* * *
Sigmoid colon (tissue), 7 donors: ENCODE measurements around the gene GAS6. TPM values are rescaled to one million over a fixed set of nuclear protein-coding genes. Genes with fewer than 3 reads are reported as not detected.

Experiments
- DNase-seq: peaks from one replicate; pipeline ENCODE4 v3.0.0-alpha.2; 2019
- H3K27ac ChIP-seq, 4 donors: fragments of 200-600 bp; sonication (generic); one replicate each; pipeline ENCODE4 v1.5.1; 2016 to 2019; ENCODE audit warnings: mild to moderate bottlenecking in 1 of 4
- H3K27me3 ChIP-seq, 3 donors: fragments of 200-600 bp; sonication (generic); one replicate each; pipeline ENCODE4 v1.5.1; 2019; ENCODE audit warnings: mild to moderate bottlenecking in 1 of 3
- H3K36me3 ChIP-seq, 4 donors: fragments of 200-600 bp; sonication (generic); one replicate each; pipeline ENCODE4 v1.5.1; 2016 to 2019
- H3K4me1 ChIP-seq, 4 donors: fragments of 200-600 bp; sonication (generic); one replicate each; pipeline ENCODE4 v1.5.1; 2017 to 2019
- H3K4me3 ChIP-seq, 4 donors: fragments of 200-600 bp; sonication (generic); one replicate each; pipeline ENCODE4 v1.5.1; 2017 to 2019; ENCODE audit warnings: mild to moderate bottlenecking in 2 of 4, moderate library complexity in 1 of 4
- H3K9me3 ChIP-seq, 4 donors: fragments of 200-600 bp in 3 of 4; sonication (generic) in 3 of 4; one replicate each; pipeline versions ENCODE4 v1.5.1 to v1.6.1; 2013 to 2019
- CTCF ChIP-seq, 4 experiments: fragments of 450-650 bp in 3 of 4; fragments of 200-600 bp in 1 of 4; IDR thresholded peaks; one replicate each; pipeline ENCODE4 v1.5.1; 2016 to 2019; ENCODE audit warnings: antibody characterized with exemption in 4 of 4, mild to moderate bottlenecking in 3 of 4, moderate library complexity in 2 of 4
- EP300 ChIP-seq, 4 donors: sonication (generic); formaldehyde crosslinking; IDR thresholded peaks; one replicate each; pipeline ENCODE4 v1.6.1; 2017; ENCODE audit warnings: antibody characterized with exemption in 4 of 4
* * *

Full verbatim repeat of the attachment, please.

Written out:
Sigmoid colon (tissue), 7 donors: ENCODE measurements around the gene GAS6. TPM values are rescaled to one million over a fixed set of nuclear protein-coding genes. Genes with fewer than 3 reads are reported as not detected.

Experiments
- DNase-seq: peaks from one replicate; pipeline ENCODE4 v3.0.0-alpha.2; 2019
- H3K27ac ChIP-seq, 4 donors: fragments of 200-600 bp; sonication (generic); one replicate each; pipeline ENCODE4 v1.5.1; 2016 to 2019; ENCODE audit warnings: mild to moderate bottlenecking in 1 of 4
- H3K27me3 ChIP-seq, 3 donors: fragments of 200-600 bp; sonication (generic); one replicate each; pipeline ENCODE4 v1.5.1; 2019; ENCODE audit warnings: mild to moderate bottlenecking in 1 of 3
- H3K36me3 ChIP-seq, 4 donors: fragments of 200-600 bp; sonication (generic); one replicate each; pipeline ENCODE4 v1.5.1; 2016 to 2019
- H3K4me1 ChIP-seq, 4 donors: fragments of 200-600 bp; sonication (generic); one replicate each; pipeline ENCODE4 v1.5.1; 2017 to 2019
- H3K4me3 ChIP-seq, 4 donors: fragments of 200-600 bp; sonication (generic); one replicate each; pipeline ENCODE4 v1.5.1; 2017 to 2019; ENCODE audit warnings: mild to moderate bottlenecking in 2 of 4, moderate library complexity in 1 of 4
- H3K9me3 ChIP-seq, 4 donors: fragments of 200-600 bp in 3 of 4; sonication (generic) in 3 of 4; one replicate each; pipeline versions ENCODE4 v1.5.1 to v1.6.1; 2013 to 2019
- CTCF ChIP-seq, 4 experiments: fragments of 450-650 bp in 3 of 4; fragments of 200-600 bp in 1 of 4; IDR thresholded peaks; one replicate each; pipeline ENCODE4 v1.5.1; 2016 to 2019; ENCODE audit warnings: antibody characterized with exemption in 4 of 4, mild to moderate bottlenecking in 3 of 4, moderate library complexity in 2 of 4
- EP300 ChIP-seq, 4 donors: sonication (generic); formaldehyde crosslinking; IDR thresholded peaks; one replicate each; pipeline ENCODE4 v1.6.1; 2017; ENCODE audit warnings: antibody characterized with exemption in 4 of 4